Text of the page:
FIELD OF THE INVENTION
The present application claims priority to U.S. Provisional Patent Application Ser. No. 60/453,558 filed Mar. 11, 2003.
- BACKGROUND OF THE INVENTION
The present invention relates to devices and associated methods for plasma detoxification. Specifically, the present invention relates to an extracorporeal device that utilizes non-ionic resins and activated charcoal, either individually or in combination, to detoxify plasma from patients suffering from acute liver failure and/or sepsis.
The mammalian liver is essential for maintaining health and vitality. It is the primary organ responsible for eliminating toxins in the bloodstream, contributes to maintaining proper glucose levels in the blood; helps metabolize fats and synthesizes essential proteins such as albumin and blood clotting factors. Moreover, the liver plays an essential role in the endocrine and immune systems.
When the liver is damaged its ability to perform these and other vital functions is impaired resulting is a rapid decline in health. Most importantly, a damaged liver's ability to eliminate toxins from the blood stream may be temporarily overwhelmed which further exacerbates the problem. Liver failure requires immediate hospitalization because the toxin accumulation may rapidly lead to multi-organ failure including the brain (hepatic encephalopathy), the kidneys (leading to decreased urine output or kidney failure, which results in problems with fluid and electrolyte balance), the lungs (leading to conditions ranging from breathing difficulty to respiratory failure) and the cardiovascular system (leading to low blood pressure and sometimes complete cardiovascular collapse).
Liver disease may progress very slowly, sometimes over decades (chronic liver disease), or can develop rapidly (acute liver disease). “Chronic” liver disease progresses over an extended period and often leads to liver failure. Many chronic patients experience periodic acute events in which there is a sudden worsening of the disease. These events are referred to as “acute-on-chronic” events. Liver failure that develops quickly in a patient with a previously normal liver and is accompanied by encephalopathy is known as fulminant hepatic failure or FHF (Anand A. C., Nightingale P., Neuberger J. M., Early indicators of prognosis in fulminant hepatic failure: an assessment of the King's criteria. J Hepatology 1997; 26: 62-68).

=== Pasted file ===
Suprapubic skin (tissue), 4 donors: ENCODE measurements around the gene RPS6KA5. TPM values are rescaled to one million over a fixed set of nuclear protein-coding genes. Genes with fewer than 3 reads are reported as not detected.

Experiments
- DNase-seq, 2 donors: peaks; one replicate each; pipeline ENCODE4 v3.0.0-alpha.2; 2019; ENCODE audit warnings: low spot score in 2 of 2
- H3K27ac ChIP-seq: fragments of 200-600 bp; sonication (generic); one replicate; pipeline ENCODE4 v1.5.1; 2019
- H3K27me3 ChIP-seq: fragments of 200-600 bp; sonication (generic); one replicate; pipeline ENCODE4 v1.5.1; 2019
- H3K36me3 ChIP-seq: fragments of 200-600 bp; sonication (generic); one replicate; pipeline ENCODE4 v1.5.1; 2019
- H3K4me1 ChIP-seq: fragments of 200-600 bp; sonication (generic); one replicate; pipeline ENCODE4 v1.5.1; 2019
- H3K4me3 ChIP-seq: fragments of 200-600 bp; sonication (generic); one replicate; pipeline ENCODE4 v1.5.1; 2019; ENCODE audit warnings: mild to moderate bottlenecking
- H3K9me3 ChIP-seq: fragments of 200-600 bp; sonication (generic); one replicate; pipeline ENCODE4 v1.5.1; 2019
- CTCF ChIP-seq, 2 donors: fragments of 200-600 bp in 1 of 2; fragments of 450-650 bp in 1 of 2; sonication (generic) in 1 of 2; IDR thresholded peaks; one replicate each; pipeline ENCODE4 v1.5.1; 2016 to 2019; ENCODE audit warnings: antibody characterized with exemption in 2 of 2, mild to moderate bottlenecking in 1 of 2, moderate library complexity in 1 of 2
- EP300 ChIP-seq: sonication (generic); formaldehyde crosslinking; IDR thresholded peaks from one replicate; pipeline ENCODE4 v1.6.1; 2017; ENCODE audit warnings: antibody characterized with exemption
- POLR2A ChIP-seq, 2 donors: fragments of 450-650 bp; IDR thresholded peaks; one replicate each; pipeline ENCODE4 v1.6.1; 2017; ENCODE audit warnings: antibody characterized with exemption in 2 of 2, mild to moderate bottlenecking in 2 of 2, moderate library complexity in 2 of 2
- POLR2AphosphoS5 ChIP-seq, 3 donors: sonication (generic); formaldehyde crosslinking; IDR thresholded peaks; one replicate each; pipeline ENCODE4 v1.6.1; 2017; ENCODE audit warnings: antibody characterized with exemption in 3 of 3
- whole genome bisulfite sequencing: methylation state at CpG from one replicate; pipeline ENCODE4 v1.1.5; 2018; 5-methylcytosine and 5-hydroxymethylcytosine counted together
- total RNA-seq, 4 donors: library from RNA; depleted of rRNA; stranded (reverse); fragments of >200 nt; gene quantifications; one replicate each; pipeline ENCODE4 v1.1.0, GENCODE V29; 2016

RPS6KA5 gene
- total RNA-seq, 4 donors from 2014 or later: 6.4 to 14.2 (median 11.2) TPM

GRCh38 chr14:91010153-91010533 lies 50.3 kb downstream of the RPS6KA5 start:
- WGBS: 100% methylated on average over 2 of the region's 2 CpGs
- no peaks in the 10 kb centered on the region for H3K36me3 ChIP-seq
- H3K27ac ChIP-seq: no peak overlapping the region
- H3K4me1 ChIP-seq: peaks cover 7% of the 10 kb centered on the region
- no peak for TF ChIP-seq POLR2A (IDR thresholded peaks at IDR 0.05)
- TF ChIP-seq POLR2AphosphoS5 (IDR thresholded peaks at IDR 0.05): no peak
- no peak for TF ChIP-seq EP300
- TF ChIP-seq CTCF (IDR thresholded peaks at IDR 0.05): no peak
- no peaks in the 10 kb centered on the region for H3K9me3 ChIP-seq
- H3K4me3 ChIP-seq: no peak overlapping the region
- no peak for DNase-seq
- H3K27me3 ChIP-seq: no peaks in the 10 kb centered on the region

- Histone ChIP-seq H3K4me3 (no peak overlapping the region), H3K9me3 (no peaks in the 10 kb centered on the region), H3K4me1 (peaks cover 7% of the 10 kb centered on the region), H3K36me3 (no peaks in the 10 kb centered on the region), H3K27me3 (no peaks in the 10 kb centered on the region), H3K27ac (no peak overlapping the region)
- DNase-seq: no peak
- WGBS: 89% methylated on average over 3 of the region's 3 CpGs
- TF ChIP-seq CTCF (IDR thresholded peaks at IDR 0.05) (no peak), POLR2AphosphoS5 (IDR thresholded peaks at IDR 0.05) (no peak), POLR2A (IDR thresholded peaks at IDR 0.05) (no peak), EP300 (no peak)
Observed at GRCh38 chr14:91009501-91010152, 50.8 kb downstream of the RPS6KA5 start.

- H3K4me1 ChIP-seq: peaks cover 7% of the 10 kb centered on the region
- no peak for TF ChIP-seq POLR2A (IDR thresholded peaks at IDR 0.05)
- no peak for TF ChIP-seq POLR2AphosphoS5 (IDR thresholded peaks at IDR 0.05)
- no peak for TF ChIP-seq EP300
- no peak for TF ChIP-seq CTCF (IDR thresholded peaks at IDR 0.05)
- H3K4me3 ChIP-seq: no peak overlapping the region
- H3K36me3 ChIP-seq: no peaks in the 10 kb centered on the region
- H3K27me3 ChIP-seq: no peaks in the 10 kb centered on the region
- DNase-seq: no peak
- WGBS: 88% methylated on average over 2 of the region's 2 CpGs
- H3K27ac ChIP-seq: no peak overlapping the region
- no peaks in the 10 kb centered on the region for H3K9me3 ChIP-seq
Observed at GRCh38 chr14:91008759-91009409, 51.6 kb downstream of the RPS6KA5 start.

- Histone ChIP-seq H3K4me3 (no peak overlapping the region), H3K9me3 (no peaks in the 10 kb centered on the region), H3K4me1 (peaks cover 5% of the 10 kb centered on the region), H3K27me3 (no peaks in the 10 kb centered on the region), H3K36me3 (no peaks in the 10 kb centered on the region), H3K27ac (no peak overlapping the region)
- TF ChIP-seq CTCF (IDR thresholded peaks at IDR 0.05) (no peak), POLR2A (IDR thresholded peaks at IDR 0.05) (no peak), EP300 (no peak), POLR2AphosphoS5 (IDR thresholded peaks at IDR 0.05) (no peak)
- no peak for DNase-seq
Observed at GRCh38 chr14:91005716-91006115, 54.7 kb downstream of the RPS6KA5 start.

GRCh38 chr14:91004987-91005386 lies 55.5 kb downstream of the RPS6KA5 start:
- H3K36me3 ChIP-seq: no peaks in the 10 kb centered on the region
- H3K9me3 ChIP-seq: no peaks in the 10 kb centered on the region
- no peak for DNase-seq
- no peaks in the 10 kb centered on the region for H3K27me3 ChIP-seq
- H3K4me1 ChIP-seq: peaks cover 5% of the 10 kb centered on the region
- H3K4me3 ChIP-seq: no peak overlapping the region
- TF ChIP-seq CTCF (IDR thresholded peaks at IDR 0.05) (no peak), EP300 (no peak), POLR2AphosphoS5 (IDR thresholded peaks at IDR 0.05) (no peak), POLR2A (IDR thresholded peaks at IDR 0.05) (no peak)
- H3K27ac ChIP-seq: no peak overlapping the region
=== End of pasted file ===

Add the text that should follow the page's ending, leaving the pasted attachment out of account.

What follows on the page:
The end result of chronic liver disease is cirrhosis or scarring of the liver, which distorts the structure of the liver and blocks blood flow through the liver. Patients can have a considerable amount of cirrhosis and still feel normal or experience minimal symptoms such as weakness, swelling, or fluid in the abdomen. However, when these patients experience medical complications on top of cirrhosis such as esophageal bleeding, infection, or poor nutrition, liver cells stop functioning, toxin levels increase, and liver cells die. This acute-on-chronic condition is referred to as decompensated cirrhosis.
Acute liver failure (ALF) most frequently results from infection, trauma, drug overdose (e.g. acetaminophen) and poison ingestion (Schiødt F V, Rochling F A, Casey D L, Lee W M : Acetaminophen toxicity in an urban county hospital. N Engl J Med. 1997;337:1112-1117; Schiødt F V, Atillasoy E, Shakil A O, et al.: Etiology and outcome for 295 patients with acute liver failure in the United States. Liver Transpl Surg. 1999;5:29-34). The combination of jaundice and altered mental status is the hallmark of ALF. Other clinical signs are coagulopathy, metabolic changes and renal insufficiency or failure. Decreased liver cell mass and the rate of hepatocyte regeneration account for altered liver dullness, and determine prognosis (Wedon J. A., Harrison P. M., Keays R., Williams R., Cerebral blood flow and metabolism in fulminant liver failure. Hepatology 1994; 19: 1407-141319; Williams R. New directions in acute liver failure. J Royal College of Physicians of London 1994; 28:552-559).
The onset and severity of encephalopathy is variable. Encephalopathy is usually graded 0-4. Admission to an ICU is mandatory if higher grades develop, because patients are at risk of cerebral and multi-organ complications and mortality increases. However, rapidly worsening encephalopathy has a better prognosis than the slowly progressive form (Mullen K D, Dasarathy S. Hepatic encephalopathy. E R Schiff, M F Sorrell, W C Maddrey (eds), Schiff's Diseases of the Liver, 8th edition, Lippincott-Raven Publishers, Philadelphia, 1999).